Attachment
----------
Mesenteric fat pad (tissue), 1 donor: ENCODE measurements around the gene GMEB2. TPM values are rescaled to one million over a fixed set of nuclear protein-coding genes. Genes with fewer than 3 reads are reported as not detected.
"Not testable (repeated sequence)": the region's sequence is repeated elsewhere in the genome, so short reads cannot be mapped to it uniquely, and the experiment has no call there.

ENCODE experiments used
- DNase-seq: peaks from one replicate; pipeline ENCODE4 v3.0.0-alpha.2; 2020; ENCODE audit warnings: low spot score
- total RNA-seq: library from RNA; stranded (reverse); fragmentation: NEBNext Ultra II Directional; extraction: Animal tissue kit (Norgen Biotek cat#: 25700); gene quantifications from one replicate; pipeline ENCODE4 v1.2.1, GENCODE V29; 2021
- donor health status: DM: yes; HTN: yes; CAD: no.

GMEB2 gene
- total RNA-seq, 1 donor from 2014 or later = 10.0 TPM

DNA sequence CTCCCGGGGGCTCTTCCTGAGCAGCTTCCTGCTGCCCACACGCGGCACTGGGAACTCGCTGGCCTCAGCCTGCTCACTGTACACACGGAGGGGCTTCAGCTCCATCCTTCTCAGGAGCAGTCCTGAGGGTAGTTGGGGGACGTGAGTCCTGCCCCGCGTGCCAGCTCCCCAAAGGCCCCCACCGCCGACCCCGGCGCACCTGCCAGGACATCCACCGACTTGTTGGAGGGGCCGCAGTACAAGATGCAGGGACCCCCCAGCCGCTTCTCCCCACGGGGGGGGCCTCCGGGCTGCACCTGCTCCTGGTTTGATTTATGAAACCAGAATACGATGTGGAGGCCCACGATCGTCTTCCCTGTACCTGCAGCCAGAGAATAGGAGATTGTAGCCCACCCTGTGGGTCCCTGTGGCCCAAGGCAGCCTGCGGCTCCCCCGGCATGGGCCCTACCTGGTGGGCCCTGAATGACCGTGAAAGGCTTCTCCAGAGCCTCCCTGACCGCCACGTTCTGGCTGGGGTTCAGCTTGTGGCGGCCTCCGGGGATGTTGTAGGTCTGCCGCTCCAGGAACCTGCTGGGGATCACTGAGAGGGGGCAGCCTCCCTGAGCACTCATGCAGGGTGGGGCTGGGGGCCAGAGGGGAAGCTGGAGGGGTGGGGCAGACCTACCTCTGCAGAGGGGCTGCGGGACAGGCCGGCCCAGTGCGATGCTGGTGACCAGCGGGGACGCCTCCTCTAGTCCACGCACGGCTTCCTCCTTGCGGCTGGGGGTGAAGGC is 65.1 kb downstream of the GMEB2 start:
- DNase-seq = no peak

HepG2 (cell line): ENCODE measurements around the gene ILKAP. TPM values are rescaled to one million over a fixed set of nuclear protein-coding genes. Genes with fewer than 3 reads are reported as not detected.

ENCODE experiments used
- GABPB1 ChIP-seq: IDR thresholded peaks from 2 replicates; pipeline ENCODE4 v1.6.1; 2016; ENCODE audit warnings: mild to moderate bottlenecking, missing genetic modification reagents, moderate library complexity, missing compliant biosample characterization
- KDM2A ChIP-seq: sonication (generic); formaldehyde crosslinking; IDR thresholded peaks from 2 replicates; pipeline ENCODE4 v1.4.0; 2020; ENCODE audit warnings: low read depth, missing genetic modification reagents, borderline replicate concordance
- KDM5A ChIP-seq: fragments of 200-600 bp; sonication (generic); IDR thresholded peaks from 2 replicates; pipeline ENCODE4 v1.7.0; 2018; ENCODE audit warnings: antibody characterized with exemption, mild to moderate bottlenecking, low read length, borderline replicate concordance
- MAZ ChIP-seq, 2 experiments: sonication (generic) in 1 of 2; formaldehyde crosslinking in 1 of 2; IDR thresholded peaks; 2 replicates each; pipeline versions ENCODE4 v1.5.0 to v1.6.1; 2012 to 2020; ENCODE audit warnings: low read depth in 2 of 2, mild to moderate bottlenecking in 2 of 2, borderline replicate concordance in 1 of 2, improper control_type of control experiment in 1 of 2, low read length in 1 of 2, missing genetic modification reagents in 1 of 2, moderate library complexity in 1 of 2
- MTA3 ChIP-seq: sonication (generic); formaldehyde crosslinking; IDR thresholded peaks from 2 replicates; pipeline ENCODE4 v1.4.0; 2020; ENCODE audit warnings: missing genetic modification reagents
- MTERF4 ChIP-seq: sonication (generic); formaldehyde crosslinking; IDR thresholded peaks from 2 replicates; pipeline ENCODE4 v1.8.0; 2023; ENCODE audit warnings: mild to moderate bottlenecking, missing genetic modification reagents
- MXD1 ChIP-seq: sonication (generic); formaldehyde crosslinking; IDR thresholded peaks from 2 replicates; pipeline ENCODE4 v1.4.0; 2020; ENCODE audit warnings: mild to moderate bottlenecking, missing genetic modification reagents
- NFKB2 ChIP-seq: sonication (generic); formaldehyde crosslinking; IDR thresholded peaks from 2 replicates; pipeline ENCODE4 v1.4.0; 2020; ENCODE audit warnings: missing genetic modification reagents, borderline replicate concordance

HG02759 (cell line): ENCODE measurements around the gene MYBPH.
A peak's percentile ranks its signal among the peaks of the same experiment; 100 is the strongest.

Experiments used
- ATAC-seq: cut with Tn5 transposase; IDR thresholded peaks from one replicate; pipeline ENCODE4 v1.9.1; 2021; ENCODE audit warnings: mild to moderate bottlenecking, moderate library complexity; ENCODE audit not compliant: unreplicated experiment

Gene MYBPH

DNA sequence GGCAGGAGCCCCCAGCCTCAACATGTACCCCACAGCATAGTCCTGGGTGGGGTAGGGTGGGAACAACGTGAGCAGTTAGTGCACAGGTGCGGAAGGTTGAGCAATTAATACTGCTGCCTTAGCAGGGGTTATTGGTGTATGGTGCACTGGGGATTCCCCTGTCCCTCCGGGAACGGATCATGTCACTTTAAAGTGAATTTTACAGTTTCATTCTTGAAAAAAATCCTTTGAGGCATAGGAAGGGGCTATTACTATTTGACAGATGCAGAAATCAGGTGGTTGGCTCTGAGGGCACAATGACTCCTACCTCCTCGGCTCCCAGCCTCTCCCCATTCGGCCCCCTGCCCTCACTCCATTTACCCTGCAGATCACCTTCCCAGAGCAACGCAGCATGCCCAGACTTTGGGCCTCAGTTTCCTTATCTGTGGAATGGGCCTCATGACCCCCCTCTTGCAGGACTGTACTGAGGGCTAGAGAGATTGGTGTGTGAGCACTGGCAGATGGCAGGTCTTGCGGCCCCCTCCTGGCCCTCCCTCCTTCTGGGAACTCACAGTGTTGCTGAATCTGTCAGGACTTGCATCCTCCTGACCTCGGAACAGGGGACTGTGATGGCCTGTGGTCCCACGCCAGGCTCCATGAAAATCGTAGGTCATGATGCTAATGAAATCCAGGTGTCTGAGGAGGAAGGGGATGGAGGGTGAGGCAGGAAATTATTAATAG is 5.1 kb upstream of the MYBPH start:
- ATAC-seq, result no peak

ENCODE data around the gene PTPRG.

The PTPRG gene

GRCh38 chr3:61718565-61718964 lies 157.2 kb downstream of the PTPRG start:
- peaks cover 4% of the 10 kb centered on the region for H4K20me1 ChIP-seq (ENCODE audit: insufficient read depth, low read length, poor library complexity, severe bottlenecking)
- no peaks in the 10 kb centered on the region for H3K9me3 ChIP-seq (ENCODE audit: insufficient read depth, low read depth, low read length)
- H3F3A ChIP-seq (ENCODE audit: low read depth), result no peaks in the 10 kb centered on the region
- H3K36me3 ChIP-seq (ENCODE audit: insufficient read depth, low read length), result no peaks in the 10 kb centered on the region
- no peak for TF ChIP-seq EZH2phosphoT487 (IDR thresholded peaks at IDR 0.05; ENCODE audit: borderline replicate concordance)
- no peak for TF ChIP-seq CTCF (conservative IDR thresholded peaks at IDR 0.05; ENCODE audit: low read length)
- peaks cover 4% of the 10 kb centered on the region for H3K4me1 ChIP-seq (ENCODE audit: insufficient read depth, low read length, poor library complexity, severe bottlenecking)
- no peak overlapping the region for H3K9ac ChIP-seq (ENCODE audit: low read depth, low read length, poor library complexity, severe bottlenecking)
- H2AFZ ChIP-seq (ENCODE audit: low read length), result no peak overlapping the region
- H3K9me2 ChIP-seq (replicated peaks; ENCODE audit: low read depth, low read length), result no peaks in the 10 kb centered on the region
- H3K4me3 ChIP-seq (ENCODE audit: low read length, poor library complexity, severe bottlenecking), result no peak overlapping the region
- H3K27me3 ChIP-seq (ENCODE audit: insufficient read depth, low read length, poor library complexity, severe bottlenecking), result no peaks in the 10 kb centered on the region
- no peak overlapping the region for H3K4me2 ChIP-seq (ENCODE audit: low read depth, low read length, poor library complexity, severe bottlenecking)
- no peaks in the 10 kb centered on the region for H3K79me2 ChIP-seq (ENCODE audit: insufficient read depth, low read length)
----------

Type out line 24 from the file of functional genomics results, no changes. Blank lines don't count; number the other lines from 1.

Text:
- ATAC-seq: cut with Tn5 transposase; IDR thresholded peaks from one replicate; pipeline ENCODE4 v1.9.1; 2021; ENCODE audit warnings: mild to moderate bottlenecking, moderate library complexity; ENCODE audit not compliant: unreplicated experiment